Also, handguns can't help you against the crazy. If "crazy will out," as if the crazed are invulnerable zombies, concealed weapons can't save you from the faceless enemy. Also, a concealed weapon wouldn't have kept the first bullet from hitting home. Maybe not even the third and fourth. A concealed weapon can only respond. It can't prevent. The argument for concealed weapons claims that the threat of retaliatory gunfire would deter the mugger or burglar. Except, of course, for the crazy, right? They're crazy; they don't operate under the logic we do.

The new argument seems to be this: In a gun culture permeated with angry accusations, everyone knew to behave themselves except for the village idiot. Someone how the one loony who couldn't distinguish rhetoric from identification grabbed his gun and went to town. Again this doesn't excuse those who construct the pollution. If anything, it should behoove them to be more mature in their product. Media broadcasts are global migrations now. The perceived audience has to expand beyond the key demographic. Even I, with this blog, am talking to you but can be, and am, accessed around the world. That's why I use "Your Sister" instead of naming her. I don't trust everyone who might read this to respect her privacy. So I filter. The possible audience reactions affects my communications. It's not limiting. It requires me to be more clever without diluting my message.

We live in a nation of mass shootings. The audience doesn't just include people who grok your intent. The violent and dangerous are among us and breathing the same air. It's senseless to pretend verbal vehemence can't wind up the easily swayed. I mean, the easily swayed are a key demo. They'll buy without thinking, they'll subscribe without considering, they'll act without doubting. Does that make them crazy? All of them? If you court the gullible, you can't then pretend your audience is devoid of them.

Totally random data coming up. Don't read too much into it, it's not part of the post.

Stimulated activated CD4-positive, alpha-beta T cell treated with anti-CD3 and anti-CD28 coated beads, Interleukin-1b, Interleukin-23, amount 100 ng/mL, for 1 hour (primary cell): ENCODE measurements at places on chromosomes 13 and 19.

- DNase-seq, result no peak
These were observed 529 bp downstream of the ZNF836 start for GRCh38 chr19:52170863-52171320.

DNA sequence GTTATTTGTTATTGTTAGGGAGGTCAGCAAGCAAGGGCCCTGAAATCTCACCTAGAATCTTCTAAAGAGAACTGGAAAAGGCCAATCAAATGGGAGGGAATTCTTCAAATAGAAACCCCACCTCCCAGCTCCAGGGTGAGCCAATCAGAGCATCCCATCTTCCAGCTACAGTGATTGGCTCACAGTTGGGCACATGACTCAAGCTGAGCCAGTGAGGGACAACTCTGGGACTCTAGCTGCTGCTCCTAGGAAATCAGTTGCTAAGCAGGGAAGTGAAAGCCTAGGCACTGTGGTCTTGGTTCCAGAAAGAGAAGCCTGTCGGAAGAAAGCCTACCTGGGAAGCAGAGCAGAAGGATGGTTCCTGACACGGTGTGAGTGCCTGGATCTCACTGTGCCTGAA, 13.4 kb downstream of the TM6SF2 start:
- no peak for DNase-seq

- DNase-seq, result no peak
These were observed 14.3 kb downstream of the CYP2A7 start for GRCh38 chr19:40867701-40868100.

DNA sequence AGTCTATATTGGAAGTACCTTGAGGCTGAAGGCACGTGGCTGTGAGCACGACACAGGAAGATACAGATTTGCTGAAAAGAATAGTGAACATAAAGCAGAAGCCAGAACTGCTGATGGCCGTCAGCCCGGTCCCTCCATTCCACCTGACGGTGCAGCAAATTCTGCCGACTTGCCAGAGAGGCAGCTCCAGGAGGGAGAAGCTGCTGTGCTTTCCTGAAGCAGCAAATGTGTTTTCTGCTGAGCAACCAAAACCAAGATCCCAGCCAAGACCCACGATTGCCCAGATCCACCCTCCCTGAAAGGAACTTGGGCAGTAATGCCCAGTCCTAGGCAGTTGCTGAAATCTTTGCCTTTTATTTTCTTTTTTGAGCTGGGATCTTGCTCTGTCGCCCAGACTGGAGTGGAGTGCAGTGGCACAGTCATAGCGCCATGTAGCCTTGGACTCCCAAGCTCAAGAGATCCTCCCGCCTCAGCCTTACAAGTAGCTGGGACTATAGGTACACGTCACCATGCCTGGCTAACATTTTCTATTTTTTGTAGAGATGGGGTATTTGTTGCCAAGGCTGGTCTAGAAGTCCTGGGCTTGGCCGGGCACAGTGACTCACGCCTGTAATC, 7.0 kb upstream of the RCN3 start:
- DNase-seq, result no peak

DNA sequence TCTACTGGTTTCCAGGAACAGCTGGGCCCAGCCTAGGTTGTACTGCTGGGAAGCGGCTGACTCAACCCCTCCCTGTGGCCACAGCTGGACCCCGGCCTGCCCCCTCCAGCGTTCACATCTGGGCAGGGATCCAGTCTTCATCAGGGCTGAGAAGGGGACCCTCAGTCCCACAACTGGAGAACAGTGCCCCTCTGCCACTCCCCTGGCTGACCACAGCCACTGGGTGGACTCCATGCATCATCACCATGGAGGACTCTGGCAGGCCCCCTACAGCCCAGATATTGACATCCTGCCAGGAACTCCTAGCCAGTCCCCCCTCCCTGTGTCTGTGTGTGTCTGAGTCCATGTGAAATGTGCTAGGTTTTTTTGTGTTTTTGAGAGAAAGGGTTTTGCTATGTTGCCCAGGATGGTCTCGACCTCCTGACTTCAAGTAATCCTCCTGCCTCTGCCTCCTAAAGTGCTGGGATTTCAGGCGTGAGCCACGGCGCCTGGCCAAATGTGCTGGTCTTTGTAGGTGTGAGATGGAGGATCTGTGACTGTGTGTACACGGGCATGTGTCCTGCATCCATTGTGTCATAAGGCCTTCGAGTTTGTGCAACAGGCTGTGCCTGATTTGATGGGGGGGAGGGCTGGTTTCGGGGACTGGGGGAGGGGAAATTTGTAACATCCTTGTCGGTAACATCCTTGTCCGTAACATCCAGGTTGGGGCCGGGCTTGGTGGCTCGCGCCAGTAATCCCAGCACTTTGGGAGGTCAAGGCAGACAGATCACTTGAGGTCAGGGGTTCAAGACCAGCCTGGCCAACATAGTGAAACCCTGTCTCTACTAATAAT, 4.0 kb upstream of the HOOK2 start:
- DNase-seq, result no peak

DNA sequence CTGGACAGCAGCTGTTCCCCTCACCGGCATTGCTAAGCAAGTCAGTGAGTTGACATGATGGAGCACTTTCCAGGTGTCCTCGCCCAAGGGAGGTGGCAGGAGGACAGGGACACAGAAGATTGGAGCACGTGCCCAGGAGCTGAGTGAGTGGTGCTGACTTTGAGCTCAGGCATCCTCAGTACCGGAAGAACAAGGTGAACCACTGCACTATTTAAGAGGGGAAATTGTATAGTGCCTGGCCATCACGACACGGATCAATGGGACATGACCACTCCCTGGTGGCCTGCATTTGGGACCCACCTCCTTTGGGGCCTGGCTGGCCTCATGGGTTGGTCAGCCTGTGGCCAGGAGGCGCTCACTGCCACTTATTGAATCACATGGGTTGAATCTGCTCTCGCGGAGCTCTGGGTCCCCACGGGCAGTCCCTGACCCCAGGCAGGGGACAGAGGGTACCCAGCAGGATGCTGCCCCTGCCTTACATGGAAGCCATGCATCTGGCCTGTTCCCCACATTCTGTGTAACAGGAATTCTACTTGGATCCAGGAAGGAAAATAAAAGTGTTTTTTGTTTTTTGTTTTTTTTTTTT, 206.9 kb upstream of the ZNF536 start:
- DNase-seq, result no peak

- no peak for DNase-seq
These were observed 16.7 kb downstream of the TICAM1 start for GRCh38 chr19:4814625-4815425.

3) What do we want to happen now? Well, I'm not for Congress folk arming themselves. We don't need to return to dueling legislators. People attack the Capitol or the White House often, and security protects the lawmakers. As they should. (And for those who are for small government but want to beef up personal security, how do you pay for that?) The local police should work the appearances of politicians in official events. The Tucson appearance wasn't a fundraiser; it was a casual town hall meeting. The police are trained to respond and protect. Let them do their jobs.

I suppose I want the constant media to take a breath and look at itself. Not that they aren't already a narcissistic bunch. Half the job is branding and marketing, after all. But I want people to consider that we need to scale back the tone. We need to talk like adults. That's going to end the careers of some professional bomb throwers, but that's a small price to pay. If all they can do is insult people to make a living, get off the political shows and do stand-up. There's a legit arena for that kind of talk, and rare is the comic whose incited violence.

But let's remember that "inciting" exists a legal term for a reason. Words can be regarded as accountable.The "fire in the theatre" hypothetical is a classic example of inflammatory language, pardon the pun. It's not simply a concept for political gamesmanship. Intentional or not, those swayed are just that: swayed. Let's stop pretending we're all on the same frequency. Even my limited experience as a dad has already told me I'm gonna have to watch the language among kids. They don't know better than to recite. It's not just clear-thinking mature people tuning in out there. There's some dangerous fuses easily sparked.

We talked for about an hour about this, and we commented on how we hope to have responded at that event. I'd like to think I would incapacitate him for the authorities to retrieve. But if I saw him shooting people, I admit, I'd be violently angry. I'm pretty sure he expected to be killed on site. I wonder if he feels lucky to be alive. I wonder if he feels, period. I wonder the same about those who have taken a defensive stance amid the reactions. We're not looking to blame. We're looking to salvage.

Picture of the Day
And then we watched an all-robot cast re-enact Dynasty catfights. Alexisbot9 just clocked 6Crystal-12.